Posts Tagged ‘butterfly’

Six facts about viceroy butterflies

Photo of a viceroy butterfly

You see a black-and-orange butterfly flitting around, but it looks too small to be a monarch butterfly. This butterfly has very similar markings, except for the black line across its hindwing. What could it be? It’s a viceroy! 1. Viceroys are mimics. Viceroy butterflies mimic monarch butterflies, and it was long thought that was because…

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A butterfly’s bilateral symmetry

The line of symmetry is the imaginary line that divides something into two exactly equal and opposite parts. These two parts mirror each other; you can fold the figure in half and the two parts match exactly. Take a look at a monarch butterfly. Notice how the wings are identical but opposite; they are an…

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How to tell apart four orange and black butterflies

Graphic of four butterflies and their wingspans

An orange and black butterfly flits by. Many people immediately think “monarch,” but there are actually quite a number of orange and black butterflies in Iowa and throughout the United States. Three butterflies in the Iowa Great Lakes area that often get confused with the monarch butterfly are the painted lady, viceroy and red admiral.…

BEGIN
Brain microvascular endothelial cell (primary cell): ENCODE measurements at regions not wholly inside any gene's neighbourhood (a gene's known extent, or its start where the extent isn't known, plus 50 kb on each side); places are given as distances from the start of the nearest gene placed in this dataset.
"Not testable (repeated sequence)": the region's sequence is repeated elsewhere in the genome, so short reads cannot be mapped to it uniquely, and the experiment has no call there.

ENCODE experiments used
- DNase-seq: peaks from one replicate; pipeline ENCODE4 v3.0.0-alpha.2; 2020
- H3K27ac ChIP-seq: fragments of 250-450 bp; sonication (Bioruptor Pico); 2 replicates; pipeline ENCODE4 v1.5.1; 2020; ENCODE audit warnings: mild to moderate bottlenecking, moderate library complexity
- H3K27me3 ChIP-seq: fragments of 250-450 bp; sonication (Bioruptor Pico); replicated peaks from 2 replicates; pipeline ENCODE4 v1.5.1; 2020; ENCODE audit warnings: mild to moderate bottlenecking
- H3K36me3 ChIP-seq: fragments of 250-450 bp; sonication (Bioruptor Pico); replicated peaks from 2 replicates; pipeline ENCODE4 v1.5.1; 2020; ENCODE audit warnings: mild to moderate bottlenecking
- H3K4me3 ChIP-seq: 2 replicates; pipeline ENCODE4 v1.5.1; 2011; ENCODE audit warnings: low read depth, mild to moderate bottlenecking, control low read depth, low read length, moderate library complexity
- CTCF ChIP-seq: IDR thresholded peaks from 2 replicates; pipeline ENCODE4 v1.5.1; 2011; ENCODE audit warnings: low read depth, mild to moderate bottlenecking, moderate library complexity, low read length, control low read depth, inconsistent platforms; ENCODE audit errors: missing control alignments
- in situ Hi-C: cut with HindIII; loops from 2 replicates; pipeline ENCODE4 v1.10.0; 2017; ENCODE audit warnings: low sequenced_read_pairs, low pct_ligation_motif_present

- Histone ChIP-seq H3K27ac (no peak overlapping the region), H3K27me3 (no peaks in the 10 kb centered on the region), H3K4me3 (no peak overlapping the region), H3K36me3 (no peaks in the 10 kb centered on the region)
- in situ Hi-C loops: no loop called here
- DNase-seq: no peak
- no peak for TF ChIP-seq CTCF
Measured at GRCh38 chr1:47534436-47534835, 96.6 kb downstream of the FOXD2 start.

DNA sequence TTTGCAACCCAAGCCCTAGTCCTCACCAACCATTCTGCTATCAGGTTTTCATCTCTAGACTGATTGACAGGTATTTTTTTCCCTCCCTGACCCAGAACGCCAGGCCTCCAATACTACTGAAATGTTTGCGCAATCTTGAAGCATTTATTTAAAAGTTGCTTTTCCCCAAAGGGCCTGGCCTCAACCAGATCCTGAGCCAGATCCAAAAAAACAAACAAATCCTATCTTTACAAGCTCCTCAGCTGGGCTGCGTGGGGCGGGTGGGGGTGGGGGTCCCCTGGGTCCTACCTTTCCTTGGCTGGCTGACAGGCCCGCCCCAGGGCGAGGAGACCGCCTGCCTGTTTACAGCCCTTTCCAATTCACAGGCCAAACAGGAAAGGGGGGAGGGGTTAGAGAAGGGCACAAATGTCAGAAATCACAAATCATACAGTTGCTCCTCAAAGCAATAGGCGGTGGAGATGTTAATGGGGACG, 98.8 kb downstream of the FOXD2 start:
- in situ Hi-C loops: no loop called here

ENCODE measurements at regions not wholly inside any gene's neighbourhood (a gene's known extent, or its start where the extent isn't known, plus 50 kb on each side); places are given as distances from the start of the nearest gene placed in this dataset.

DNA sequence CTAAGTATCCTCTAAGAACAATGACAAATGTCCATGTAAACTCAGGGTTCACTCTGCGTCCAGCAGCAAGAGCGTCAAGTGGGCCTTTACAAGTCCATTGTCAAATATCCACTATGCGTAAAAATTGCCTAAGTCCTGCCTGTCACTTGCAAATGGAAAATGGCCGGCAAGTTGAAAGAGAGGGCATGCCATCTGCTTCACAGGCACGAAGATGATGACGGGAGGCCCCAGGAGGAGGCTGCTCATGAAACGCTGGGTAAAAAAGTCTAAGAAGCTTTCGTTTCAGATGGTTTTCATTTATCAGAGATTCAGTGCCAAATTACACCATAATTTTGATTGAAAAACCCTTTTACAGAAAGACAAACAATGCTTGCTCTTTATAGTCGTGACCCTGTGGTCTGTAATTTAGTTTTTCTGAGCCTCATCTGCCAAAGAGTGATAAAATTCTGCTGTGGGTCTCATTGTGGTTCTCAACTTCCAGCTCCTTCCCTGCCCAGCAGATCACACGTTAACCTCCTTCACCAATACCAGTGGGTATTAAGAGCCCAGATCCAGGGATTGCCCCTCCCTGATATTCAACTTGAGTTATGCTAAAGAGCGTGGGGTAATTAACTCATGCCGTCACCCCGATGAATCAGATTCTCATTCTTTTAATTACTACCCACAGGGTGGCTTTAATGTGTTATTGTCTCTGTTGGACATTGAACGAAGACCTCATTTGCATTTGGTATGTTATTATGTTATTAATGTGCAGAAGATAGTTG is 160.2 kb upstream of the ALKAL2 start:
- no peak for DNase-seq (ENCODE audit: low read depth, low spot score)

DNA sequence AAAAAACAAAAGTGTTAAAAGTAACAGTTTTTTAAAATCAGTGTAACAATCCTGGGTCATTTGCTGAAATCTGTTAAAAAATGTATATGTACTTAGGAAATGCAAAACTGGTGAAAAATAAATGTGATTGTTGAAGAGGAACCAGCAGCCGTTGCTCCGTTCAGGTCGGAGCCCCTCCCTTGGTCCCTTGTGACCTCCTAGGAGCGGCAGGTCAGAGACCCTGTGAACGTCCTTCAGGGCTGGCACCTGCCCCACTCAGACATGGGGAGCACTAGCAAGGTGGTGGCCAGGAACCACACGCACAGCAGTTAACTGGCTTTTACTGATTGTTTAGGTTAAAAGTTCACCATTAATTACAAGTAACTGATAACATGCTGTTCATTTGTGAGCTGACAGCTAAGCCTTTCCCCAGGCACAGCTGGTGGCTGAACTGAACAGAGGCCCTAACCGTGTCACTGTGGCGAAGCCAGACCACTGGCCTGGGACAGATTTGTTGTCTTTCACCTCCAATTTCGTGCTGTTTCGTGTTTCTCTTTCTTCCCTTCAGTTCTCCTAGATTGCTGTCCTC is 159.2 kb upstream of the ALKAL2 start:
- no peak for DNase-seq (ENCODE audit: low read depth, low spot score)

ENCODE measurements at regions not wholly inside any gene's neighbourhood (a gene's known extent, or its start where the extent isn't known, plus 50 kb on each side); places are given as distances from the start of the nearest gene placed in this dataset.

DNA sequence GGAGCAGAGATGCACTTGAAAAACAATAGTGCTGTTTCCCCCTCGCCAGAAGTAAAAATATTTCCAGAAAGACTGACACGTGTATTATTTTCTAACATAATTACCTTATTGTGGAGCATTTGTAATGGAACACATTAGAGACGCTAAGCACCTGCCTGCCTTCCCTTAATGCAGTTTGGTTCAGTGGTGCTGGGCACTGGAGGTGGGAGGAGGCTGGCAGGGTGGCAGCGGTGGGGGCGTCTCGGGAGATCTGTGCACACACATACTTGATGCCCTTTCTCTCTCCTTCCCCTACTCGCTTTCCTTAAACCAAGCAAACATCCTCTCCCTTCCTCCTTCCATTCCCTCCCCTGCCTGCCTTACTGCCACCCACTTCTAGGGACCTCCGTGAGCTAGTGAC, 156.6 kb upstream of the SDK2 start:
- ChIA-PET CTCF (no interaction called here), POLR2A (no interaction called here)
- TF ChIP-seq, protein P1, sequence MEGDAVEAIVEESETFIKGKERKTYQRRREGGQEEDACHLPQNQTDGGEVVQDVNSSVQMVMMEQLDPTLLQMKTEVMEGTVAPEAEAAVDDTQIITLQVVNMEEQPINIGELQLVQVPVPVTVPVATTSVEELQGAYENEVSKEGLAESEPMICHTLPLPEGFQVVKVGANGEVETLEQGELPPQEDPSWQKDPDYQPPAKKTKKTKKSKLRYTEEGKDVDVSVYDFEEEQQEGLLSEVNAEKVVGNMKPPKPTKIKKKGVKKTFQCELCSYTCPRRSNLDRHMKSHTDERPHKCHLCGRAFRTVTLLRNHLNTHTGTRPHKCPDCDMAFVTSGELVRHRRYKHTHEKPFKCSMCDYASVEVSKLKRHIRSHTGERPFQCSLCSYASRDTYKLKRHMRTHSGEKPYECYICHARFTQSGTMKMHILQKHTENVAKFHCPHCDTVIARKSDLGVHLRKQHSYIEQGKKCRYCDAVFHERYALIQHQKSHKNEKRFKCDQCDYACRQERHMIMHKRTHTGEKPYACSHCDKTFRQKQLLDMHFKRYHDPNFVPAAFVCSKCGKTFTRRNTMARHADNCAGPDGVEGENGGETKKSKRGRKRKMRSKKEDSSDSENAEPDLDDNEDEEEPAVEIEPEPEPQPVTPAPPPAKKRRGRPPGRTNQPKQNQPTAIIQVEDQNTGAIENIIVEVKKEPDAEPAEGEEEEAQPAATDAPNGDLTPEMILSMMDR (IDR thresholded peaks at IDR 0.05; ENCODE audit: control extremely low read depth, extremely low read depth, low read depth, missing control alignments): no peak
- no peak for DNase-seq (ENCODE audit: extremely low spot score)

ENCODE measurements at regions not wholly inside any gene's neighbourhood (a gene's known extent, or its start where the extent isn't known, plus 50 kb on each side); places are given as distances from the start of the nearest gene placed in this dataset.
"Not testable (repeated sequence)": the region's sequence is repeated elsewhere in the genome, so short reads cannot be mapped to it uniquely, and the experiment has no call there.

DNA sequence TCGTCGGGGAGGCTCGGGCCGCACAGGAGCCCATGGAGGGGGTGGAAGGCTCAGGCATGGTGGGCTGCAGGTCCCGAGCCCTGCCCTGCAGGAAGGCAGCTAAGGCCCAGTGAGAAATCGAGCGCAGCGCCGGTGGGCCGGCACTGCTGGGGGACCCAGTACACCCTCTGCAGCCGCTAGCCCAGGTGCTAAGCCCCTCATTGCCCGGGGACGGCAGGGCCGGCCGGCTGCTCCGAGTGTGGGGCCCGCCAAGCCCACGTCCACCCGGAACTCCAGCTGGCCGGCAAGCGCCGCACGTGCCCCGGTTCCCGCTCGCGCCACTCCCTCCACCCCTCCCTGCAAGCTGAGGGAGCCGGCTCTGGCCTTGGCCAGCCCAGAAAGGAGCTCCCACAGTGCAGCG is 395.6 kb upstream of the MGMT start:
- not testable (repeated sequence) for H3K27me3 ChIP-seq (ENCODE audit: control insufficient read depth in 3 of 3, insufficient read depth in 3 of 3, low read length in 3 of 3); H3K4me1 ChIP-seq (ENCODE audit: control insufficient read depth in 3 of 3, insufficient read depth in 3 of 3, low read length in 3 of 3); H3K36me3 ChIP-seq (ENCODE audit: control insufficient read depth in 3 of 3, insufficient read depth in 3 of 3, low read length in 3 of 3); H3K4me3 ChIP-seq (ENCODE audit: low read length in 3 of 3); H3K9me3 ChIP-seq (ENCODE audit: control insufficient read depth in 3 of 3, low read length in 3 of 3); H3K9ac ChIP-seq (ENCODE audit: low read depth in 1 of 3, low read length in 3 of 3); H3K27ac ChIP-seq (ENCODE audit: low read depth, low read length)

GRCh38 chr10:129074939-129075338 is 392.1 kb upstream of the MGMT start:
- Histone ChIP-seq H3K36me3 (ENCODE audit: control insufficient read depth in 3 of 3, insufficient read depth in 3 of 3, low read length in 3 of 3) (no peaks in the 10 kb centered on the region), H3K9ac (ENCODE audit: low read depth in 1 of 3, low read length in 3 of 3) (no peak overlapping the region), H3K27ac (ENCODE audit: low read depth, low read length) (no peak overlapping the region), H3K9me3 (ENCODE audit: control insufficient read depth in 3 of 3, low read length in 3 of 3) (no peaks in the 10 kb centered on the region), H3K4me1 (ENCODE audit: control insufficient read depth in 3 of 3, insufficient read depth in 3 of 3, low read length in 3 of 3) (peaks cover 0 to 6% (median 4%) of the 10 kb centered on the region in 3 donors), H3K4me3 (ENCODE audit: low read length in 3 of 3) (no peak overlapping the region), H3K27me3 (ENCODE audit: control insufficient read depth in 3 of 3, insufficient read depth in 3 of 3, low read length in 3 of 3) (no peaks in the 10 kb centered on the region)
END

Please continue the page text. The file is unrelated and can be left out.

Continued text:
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Moth or butterfly? Can you tell the difference?

Graphic of butterfly and moth

Is it a moth or a butterfly? It sounds like a simple question, and there are a few simple ways to answer it: If it flies during the day, it’s a butterfly; if it flies at night, it’s a moth. However, there are diurnal moths — those that fly during the day, and there are…

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How do monarch butterflies find their way south?

Those wonderful orange-and-black butterflies that we love so much. They fly overhead this time of year, and we know they are headed to their overwintering sites outside of Mexico City. But how do they get there? Plenty of studies have been done throughout the years to try to figure out how a brain the size…

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#welovepollinators

Photo of a chrysalis about to hatch

Gingerly. Gently. My face tightened up as I concentrated on being careful with the fragile chrysalis clinging to the toothpick in my hand. At Pollinator Paradise, we rear monarchs from egg to caterpillar to chrysalis to adult. When they hatch, they are so tiny it’s almost impossible to see their vibrant black, white and yellow…

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